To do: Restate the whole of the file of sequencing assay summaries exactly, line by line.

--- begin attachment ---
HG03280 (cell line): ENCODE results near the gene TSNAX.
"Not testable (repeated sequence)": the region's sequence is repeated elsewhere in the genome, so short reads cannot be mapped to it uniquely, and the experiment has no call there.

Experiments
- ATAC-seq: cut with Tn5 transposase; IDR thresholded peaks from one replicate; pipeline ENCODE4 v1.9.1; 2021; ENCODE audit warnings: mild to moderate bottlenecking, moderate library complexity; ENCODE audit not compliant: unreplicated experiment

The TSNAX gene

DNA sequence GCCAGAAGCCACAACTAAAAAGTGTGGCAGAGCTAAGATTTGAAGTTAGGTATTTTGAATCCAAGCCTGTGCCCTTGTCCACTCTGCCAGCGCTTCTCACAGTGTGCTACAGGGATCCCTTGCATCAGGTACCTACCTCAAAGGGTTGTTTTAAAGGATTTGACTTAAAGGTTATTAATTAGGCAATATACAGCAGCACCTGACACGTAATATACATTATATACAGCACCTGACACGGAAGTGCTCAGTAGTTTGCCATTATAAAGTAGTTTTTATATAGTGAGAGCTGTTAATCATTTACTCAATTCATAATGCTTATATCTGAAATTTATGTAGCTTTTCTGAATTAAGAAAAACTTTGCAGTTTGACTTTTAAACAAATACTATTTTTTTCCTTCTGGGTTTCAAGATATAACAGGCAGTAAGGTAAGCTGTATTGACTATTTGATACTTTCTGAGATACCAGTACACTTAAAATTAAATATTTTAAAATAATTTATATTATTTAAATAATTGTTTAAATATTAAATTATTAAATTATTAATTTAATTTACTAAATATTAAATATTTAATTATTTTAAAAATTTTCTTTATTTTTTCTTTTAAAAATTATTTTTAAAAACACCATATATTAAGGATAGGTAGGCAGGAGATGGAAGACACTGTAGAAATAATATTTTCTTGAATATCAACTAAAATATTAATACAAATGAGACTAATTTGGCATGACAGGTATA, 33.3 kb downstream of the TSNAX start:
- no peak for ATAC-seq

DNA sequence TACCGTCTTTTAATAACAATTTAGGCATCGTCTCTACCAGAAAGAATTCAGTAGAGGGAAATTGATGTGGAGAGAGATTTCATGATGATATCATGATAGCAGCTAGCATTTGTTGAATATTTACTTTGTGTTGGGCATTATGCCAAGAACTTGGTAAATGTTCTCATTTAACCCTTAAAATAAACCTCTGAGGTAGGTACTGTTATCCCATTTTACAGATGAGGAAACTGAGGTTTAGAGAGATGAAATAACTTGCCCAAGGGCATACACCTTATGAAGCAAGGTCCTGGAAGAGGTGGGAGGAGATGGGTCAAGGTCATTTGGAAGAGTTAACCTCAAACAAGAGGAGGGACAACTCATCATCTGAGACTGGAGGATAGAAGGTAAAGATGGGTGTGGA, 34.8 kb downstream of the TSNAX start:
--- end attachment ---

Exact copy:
HG03280 (cell line): ENCODE results near the gene TSNAX.
"Not testable (repeated sequence)": the region's sequence is repeated elsewhere in the genome, so short reads cannot be mapped to it uniquely, and the experiment has no call there.

Experiments
- ATAC-seq: cut with Tn5 transposase; IDR thresholded peaks from one replicate; pipeline ENCODE4 v1.9.1; 2021; ENCODE audit warnings: mild to moderate bottlenecking, moderate library complexity; ENCODE audit not compliant: unreplicated experiment

The TSNAX gene

DNA sequence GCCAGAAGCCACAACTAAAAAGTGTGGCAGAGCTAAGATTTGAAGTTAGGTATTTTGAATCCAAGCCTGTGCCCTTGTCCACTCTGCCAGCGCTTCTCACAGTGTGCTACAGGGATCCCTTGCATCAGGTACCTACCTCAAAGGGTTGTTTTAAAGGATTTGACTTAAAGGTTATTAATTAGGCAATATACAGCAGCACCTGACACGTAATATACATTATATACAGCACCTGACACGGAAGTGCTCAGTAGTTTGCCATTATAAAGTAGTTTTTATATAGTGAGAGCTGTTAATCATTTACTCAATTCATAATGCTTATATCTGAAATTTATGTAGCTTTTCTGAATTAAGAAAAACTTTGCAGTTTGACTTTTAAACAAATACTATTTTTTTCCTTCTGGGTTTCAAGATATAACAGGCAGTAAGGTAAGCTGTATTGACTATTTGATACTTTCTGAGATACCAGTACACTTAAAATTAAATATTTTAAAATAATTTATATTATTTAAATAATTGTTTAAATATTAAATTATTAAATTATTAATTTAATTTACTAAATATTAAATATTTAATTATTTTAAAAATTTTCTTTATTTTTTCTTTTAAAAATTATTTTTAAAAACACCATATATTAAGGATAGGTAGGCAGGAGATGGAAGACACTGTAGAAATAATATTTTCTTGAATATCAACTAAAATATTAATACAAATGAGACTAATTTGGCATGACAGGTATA, 33.3 kb downstream of the TSNAX start:
- no peak for ATAC-seq

DNA sequence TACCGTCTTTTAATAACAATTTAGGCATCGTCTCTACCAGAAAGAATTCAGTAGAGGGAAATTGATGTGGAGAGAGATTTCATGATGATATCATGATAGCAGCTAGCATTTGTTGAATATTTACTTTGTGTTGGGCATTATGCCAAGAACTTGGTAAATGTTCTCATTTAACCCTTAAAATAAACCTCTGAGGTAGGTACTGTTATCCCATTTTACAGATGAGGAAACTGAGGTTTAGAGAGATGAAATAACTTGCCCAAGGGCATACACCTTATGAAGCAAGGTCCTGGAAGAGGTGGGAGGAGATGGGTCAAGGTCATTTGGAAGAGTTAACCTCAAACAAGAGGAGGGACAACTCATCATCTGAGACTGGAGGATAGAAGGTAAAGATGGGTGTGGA, 34.8 kb downstream of the TSNAX start: